The Future of Britain Project: a letter from the editor

FT invites readers to join debate about how UK can tackle Brexit, writes Lionel Barber
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The Brexit vote on June 23 is the single most important decision the UK has taken in more than 40 years. Yet the direction is far from clear. No country has ever left the EU. Neither the UK government nor the 27 member states have a plan or playbook to guide their thinking.

This is why the Financial Times is launching the Future of Britain Project. We want to contribute to this debate and we would like our readers to participate. We believe the result will be to trigger original ideas and solutions about the UK’s role in Europe and the rest of the world. It should also stimulate fresh thinking about the EU.

We would like readers to focus on four questions.

1. What would be the best relationship for Britain to have with the EU? What would a bespoke arrangement look like or should the UK make a “clean break”, leaving the EU and the customs union?

2. What is the best model for the UK economy post Brexit? In the past, the British have pursued an open-door policy to foreign investment, EU immigrants, coupled with a low corporate tax system and full participation in the single market. London, the international hub, epitomised the cool cosmopolitan capital in peak globalisation. Is there a case for a new balance between capital and labour?

3. How should the UK deal with immigration? What is the balance between an open labour market and a managed system for dealing with immigration from the EU and the rest of the world?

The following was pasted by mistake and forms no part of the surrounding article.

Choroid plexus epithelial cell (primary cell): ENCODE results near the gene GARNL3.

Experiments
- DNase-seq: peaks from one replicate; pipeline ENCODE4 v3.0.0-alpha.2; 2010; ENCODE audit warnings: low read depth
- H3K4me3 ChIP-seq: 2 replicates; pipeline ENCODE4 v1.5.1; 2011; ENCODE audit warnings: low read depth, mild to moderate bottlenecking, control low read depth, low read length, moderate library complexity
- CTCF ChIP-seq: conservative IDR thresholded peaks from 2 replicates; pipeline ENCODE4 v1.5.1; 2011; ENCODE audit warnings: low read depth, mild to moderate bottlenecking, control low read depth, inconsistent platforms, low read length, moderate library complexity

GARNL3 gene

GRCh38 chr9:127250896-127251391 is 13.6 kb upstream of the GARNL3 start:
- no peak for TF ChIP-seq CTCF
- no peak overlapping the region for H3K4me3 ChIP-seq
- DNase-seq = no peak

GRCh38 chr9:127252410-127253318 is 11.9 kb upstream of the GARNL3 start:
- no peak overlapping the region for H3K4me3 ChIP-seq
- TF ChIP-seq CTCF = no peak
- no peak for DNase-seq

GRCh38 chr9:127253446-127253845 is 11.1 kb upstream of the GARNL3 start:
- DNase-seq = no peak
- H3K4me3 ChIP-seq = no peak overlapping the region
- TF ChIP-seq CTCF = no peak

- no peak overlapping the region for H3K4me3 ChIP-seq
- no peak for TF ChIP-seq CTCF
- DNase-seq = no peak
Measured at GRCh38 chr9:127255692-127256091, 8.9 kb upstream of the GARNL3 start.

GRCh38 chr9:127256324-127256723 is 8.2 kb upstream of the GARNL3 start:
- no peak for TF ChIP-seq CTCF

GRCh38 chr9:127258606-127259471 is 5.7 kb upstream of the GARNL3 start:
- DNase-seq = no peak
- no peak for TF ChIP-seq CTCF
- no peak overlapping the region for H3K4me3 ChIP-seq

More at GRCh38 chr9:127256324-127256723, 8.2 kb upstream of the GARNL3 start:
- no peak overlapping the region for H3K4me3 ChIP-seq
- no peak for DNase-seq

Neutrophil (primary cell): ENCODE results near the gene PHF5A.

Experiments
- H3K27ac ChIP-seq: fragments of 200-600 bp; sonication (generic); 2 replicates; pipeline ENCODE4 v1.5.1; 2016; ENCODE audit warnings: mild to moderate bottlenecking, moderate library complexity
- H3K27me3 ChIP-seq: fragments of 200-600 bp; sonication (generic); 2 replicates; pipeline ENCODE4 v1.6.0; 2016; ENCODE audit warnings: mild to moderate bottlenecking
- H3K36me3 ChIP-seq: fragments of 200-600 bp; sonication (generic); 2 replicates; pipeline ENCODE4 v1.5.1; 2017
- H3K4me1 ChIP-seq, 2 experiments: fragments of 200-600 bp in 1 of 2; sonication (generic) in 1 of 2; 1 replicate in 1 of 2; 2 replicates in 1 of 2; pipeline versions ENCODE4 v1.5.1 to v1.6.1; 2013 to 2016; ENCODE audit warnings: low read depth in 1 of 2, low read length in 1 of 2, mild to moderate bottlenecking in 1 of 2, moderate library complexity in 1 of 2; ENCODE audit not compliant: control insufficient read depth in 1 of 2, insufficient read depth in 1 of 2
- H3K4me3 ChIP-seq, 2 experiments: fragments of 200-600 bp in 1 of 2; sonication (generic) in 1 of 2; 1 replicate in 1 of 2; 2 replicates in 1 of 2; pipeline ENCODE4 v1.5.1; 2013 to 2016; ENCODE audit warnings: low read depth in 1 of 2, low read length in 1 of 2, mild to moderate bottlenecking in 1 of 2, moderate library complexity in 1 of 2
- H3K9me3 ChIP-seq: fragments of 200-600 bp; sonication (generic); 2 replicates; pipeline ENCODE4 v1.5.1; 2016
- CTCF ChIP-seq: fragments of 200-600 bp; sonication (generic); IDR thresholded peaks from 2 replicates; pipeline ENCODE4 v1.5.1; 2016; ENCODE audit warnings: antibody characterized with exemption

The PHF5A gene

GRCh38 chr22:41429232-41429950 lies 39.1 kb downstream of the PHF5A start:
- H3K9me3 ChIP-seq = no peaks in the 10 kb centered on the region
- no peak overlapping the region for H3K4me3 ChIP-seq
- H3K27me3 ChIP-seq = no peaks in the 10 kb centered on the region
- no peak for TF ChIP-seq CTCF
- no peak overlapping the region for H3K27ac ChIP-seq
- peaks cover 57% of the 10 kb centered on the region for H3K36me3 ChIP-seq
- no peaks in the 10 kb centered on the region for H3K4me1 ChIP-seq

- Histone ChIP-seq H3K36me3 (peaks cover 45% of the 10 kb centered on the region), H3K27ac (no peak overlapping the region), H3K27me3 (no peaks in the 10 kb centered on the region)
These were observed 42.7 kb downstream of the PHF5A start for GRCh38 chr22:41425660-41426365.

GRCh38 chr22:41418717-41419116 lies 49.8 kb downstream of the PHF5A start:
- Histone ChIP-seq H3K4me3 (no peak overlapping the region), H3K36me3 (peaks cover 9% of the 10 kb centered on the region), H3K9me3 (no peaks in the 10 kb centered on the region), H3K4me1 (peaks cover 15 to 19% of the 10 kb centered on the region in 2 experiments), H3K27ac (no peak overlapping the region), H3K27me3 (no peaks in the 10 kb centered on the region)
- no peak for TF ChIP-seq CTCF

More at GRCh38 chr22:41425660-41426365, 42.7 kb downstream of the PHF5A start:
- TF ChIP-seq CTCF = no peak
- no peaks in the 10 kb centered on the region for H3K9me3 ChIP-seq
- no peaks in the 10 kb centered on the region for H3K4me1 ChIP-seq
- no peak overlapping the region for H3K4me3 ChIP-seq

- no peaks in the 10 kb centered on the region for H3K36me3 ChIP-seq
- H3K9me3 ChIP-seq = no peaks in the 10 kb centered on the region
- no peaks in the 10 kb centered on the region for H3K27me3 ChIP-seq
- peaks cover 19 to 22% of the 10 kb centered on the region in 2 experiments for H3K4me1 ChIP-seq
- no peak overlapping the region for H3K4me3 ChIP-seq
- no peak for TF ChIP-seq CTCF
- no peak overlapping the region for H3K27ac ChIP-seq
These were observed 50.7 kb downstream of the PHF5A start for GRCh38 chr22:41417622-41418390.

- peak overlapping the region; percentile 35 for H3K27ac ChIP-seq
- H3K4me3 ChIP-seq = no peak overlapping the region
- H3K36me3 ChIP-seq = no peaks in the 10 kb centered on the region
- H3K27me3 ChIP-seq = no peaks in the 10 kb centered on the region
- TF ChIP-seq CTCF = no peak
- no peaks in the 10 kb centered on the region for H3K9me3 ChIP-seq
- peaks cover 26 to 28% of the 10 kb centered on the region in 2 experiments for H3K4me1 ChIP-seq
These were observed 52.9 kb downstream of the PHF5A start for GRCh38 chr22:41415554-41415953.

4. What future is there for the EU post-Brexit? Is there a case for a core group of integration-friendly countries built around France and Germany, and for actively encouraging further variable geometry to accommodate central and eastern Europeans? Should the EU revisit its commitment to the four freedoms on capital, goods, labour and services?

With each question, we will publish two comment pieces, one from an FT commentator and the other from an outside voice.

There will also be weekly Facebook Live broadcasts, featuring contributors to the debate.

Readers can share their own ideas using this form. Each contribution should run to between 500 and 600 words.

We will publish one or two best reader contributions as op-eds in November, and the authors will be invited to take part as panellists, alongside FT commentators, in a live event in January.

We look forward to reading your contributions and engaging with you in the Future of Britain Project.

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